Striving to fill voids in Hiroshima 75 years after the atomic bombing— Taishoya Kimono Shop fabric found in possession of Hiroshima physician

by Kyoko Niiyama, Staff Writer

On August 3, it was learned that two rolls of kimono fabric and three yukata (informal light cotton kimono for summer) purchased at the Taishoya Kimono Shop have been kept in storage by a physician in Hiroshima’s Nishi Ward. The Taishoya Kimono Shop was once housed in the building now known as the Rest House, an A-bombed building located in Hiroshima Peace Memorial Park, in the city’s Naka Ward. According to the Hiroshima Peace Memorial Museum, this was the first time fabric rolls sold by the shop have been identified.

Tomonao Amano, 94, has kept the fabric rolls and yukata in storage at his home. The dyed black fabric rolls are for use in making men’s kimono. They are wrapped in thick Japanese paper on which “Taishoya Kimono Shop” is printed. The family name of the late Kinjiro Wakasa, a shop manager at that time, is written on the paper with a brush. The three yukata, one for women and two for men, are unused and include price tags. One of the price tags has a date marked August 1938, implying it was a product placed under price controls utilized at that time.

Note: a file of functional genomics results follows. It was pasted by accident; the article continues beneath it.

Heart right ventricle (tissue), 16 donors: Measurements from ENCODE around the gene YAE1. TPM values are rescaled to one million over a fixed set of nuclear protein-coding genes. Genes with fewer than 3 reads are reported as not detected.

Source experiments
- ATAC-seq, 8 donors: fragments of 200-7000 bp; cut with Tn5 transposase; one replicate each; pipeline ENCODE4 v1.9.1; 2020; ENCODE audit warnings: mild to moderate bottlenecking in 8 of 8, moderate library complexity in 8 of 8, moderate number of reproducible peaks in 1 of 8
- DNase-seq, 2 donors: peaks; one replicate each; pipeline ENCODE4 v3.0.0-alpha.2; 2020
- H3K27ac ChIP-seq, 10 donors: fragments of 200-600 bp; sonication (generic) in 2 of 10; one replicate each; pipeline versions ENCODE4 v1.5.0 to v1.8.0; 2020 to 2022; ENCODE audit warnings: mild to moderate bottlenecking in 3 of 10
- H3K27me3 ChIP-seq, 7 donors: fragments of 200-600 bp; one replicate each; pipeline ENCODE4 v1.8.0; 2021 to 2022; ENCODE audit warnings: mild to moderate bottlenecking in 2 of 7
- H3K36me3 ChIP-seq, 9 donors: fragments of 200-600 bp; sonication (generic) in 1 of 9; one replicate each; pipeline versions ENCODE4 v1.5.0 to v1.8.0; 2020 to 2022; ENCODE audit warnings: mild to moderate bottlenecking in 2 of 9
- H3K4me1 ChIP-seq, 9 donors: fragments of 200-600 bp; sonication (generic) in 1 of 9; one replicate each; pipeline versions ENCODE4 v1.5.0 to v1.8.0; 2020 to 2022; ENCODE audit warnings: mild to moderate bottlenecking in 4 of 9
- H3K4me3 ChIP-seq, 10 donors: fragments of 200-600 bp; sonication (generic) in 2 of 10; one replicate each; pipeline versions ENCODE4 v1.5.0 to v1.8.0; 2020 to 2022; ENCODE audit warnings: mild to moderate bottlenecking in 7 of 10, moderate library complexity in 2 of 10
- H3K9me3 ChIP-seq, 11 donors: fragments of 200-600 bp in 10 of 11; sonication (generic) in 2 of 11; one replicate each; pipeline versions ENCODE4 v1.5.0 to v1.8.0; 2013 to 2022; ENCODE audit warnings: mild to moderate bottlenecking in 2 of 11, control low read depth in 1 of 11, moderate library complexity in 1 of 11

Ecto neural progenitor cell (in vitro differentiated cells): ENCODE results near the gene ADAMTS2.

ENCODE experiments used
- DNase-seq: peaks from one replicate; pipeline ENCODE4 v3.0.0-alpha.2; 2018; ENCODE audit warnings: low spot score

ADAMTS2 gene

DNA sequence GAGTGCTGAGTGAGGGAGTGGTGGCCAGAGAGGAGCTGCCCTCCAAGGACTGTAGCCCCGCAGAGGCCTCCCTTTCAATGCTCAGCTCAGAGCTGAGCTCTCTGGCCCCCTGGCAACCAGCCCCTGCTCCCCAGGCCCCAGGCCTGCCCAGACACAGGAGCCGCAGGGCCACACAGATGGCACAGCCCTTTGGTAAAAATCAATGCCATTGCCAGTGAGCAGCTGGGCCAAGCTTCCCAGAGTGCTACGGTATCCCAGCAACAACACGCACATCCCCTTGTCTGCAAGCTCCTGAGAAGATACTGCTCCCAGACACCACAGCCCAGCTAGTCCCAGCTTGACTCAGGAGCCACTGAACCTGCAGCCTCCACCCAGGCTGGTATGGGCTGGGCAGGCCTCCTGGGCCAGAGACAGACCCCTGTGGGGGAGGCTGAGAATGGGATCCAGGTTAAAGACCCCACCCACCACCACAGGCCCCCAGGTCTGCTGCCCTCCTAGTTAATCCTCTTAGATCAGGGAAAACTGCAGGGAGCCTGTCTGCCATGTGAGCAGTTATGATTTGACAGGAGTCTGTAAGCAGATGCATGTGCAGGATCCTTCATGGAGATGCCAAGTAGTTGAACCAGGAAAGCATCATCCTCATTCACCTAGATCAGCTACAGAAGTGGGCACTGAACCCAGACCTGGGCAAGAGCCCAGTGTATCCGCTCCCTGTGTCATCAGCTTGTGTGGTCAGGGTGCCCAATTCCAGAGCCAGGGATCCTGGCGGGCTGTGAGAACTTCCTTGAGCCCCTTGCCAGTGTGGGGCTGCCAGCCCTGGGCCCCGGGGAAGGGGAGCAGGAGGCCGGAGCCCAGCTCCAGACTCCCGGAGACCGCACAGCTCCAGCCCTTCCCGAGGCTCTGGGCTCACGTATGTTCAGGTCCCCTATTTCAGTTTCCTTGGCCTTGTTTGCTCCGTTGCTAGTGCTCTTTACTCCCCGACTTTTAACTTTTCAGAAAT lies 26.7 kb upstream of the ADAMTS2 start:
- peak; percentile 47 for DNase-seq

Founded in 1912, the Taishoya Kimono Shop constructed a new retail building in 1929. However, the shop was forced to close due to the Textile Control Ordinance during the Pacific War, and the building was later used as the Fuel Hall. The reinforced concrete structure, standing 170 meters from the hypocenter, survived the atomic bombing. Shinobu Kikuraku of the museum’s Curatorial Division said, “Few products remain because most were incinerated in fires from the atomic bombing.” She added, “We’ve never before seen a roll of fabric sold by the shop at that time. These fabrics are well preserved and would serve as valuable materials that speak to the popularity of the shop.”

(Originally published on August 4, 2020)